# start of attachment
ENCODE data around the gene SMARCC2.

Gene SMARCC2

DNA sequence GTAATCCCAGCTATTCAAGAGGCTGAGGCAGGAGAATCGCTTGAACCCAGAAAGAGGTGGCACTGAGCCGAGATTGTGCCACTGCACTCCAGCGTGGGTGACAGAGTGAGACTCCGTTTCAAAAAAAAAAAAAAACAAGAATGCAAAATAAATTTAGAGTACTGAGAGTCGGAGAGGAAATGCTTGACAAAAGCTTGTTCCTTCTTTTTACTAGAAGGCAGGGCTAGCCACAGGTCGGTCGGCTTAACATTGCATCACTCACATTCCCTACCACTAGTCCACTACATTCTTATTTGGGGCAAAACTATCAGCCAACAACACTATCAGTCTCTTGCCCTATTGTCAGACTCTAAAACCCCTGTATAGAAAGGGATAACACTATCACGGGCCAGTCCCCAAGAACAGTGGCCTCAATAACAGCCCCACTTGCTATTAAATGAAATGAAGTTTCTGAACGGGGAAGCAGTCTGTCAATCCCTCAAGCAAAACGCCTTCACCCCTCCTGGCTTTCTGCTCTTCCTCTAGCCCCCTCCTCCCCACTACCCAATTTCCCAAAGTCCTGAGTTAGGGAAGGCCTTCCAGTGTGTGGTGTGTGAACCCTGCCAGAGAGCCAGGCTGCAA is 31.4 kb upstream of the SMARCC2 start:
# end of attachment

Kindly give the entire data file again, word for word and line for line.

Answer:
ENCODE data around the gene SMARCC2.

Gene SMARCC2

DNA sequence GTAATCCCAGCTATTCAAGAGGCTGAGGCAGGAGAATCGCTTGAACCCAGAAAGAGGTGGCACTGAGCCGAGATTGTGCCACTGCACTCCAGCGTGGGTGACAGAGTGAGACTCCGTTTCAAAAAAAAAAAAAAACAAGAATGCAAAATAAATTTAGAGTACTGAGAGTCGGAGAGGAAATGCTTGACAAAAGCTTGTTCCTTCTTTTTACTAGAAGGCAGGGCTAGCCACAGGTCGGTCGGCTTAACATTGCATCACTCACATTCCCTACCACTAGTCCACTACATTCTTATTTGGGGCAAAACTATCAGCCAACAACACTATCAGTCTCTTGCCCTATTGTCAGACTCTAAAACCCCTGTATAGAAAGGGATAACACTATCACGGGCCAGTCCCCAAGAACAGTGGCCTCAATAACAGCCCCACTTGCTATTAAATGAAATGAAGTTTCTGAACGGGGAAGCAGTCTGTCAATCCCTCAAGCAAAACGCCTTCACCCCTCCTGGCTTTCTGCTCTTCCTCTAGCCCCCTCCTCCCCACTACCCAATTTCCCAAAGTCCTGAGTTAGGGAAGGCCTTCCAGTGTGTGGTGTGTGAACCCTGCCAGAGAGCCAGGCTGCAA is 31.4 kb upstream of the SMARCC2 start: